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Part 2 — States and Widgets [Customize modal window]

In this section, we will customize the modal window. We will use a modal window to enter arguments.

Table of contents

  1. 1.
    ​About states​
  2. 2.
    ​Element widgets​
  3. 3.
  4. 4.
    ​Results​

Step 1 — About states

Have you heard about the state machine? It is the same. State fields help the application core store lightweight data and pass it to Python as needed.
​
warning
To use states in our application, we need to initialize them. For a modal window application, this does it in config.json
config.json (partially)
"modal_template_state": {
"timerValue": "10"
},
Remember the states. We'll need them to pass arguments from HTML to Python.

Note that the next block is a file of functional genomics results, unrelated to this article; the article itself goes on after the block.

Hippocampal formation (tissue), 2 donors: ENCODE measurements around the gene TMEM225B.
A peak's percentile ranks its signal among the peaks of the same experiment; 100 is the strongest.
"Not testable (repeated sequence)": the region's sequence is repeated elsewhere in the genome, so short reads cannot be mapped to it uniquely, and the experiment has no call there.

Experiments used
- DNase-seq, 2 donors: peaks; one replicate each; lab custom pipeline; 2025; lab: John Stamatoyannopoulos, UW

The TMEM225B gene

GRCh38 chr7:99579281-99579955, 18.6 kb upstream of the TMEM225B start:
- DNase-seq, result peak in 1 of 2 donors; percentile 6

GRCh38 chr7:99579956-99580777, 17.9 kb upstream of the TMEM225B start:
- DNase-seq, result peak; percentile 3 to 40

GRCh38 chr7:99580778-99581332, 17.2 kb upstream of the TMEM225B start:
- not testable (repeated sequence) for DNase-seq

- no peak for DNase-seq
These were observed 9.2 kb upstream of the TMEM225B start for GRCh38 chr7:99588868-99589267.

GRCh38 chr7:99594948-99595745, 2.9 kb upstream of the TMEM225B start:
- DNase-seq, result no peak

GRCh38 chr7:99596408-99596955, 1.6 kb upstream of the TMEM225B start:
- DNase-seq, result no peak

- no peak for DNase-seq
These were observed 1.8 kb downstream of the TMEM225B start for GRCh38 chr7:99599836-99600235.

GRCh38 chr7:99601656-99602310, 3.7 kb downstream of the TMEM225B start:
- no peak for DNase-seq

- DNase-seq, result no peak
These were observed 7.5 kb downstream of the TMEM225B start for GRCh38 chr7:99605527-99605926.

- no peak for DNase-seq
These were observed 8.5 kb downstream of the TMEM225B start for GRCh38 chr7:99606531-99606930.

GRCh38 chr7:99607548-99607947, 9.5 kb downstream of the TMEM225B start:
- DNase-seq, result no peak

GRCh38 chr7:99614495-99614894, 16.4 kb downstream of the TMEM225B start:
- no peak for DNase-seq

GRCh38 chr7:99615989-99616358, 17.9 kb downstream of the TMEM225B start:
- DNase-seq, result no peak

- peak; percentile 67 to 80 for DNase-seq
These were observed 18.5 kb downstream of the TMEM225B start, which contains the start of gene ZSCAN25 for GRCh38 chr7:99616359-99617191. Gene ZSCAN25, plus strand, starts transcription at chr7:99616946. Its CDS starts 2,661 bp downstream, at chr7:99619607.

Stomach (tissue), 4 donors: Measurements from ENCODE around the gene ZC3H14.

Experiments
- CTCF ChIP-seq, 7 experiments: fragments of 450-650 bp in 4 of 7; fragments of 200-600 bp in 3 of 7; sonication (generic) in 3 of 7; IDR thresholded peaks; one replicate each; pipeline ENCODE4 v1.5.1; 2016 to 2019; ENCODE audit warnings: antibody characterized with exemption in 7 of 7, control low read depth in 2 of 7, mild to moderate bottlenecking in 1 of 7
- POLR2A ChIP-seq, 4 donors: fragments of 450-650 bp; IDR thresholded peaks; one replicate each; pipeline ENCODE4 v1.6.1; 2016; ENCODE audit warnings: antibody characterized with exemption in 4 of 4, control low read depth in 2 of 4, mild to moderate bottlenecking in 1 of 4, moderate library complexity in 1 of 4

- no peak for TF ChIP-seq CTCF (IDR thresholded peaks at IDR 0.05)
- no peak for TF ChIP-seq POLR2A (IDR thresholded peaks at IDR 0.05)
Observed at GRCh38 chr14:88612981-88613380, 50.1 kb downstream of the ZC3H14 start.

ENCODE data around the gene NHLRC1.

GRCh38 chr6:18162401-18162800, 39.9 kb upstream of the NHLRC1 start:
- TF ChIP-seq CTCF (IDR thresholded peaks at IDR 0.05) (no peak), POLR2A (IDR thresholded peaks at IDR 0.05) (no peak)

Step 2 — Element widgets

​Element widgets are available in our core. We can easily add an input box:
src/modal.html
<div>
<h3>Timer value (in seconds):</h3>
<el-input-number v-model="state.timerValue" :min="1" :max="60"></el-input-number>
</div>
Have you forgotten about states yet? Using the v-model parameter, we bind the APP core to the UI.

Step 3 — Blind it all together

Python code is a regular timer:
src/main.py
import supervisely_lib as sly
import time
​
import os
from dotenv import load_dotenv # pip install python-dotenv
# don't forget to add to requirements.txt!
​
# Loading env files
load_dotenv("../debug.env")
load_dotenv("../secret_debug.env", override=True)
​
# Extracting variables
address = os.environ['SERVER_ADDRESS']
token = os.environ['API_TOKEN']
​
team_id = int(os.environ['context.teamId'])
workspace_id = int(os.environ['context.workspaceId'])
​
# Extracting world name from modal window
timer_value = int(os.environ['modal.state.timerValue'])
​
​
sly_logger = sly.logger
starting_time = time.time()
​
while time.time() - starting_time < timer_value:
sly_logger.info(f'Time left {timer_value - (time.time() - starting_time)}')
time.sleep(1)
​
sly_logger.warning(f'The timer has rang! DZZZZ')

Step 4 — Results

States and Widgets